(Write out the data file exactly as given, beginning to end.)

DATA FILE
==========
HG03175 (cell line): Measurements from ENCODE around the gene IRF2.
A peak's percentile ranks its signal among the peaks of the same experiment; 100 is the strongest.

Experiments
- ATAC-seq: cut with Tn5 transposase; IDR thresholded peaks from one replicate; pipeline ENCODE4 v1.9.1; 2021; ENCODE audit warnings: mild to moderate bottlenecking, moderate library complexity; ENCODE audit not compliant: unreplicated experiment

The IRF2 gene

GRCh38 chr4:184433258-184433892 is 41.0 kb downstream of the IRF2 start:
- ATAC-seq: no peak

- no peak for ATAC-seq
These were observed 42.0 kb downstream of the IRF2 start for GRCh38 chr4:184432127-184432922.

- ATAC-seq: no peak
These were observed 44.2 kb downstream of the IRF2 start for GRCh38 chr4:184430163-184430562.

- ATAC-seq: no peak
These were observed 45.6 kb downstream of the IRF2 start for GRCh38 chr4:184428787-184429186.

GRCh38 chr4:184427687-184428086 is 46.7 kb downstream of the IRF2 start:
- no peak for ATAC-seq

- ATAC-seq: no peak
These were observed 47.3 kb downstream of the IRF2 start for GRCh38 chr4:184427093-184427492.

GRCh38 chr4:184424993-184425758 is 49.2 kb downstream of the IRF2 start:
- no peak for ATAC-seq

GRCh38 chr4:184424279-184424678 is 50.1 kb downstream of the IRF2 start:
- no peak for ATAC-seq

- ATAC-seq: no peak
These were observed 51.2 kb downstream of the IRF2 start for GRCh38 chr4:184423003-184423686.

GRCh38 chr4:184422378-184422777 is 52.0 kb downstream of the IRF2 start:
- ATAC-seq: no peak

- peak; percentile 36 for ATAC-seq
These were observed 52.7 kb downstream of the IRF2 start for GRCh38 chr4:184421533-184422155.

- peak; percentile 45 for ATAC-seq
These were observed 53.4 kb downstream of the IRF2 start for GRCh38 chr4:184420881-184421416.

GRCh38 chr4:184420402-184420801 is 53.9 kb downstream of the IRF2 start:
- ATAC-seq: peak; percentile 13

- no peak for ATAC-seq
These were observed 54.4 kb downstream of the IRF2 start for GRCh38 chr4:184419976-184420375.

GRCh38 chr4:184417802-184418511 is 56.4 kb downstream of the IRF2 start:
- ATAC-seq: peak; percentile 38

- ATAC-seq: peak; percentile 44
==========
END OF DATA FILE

HG03175 (cell line): Measurements from ENCODE around the gene IRF2.
A peak's percentile ranks its signal among the peaks of the same experiment; 100 is the strongest.

Experiments
- ATAC-seq: cut with Tn5 transposase; IDR thresholded peaks from one replicate; pipeline ENCODE4 v1.9.1; 2021; ENCODE audit warnings: mild to moderate bottlenecking, moderate library complexity; ENCODE audit not compliant: unreplicated experiment

The IRF2 gene

GRCh38 chr4:184433258-184433892 is 41.0 kb downstream of the IRF2 start:
- ATAC-seq: no peak

- no peak for ATAC-seq
These were observed 42.0 kb downstream of the IRF2 start for GRCh38 chr4:184432127-184432922.

- ATAC-seq: no peak
These were observed 44.2 kb downstream of the IRF2 start for GRCh38 chr4:184430163-184430562.

- ATAC-seq: no peak
These were observed 45.6 kb downstream of the IRF2 start for GRCh38 chr4:184428787-184429186.

GRCh38 chr4:184427687-184428086 is 46.7 kb downstream of the IRF2 start:
- no peak for ATAC-seq

- ATAC-seq: no peak
These were observed 47.3 kb downstream of the IRF2 start for GRCh38 chr4:184427093-184427492.

GRCh38 chr4:184424993-184425758 is 49.2 kb downstream of the IRF2 start:
- no peak for ATAC-seq

GRCh38 chr4:184424279-184424678 is 50.1 kb downstream of the IRF2 start:
- no peak for ATAC-seq

- ATAC-seq: no peak
These were observed 51.2 kb downstream of the IRF2 start for GRCh38 chr4:184423003-184423686.

GRCh38 chr4:184422378-184422777 is 52.0 kb downstream of the IRF2 start:
- ATAC-seq: no peak

- peak; percentile 36 for ATAC-seq
These were observed 52.7 kb downstream of the IRF2 start for GRCh38 chr4:184421533-184422155.

- peak; percentile 45 for ATAC-seq
These were observed 53.4 kb downstream of the IRF2 start for GRCh38 chr4:184420881-184421416.

GRCh38 chr4:184420402-184420801 is 53.9 kb downstream of the IRF2 start:
- ATAC-seq: peak; percentile 13

- no peak for ATAC-seq
These were observed 54.4 kb downstream of the IRF2 start for GRCh38 chr4:184419976-184420375.

GRCh38 chr4:184417802-184418511 is 56.4 kb downstream of the IRF2 start:
- ATAC-seq: peak; percentile 38

- ATAC-seq: peak; percentile 44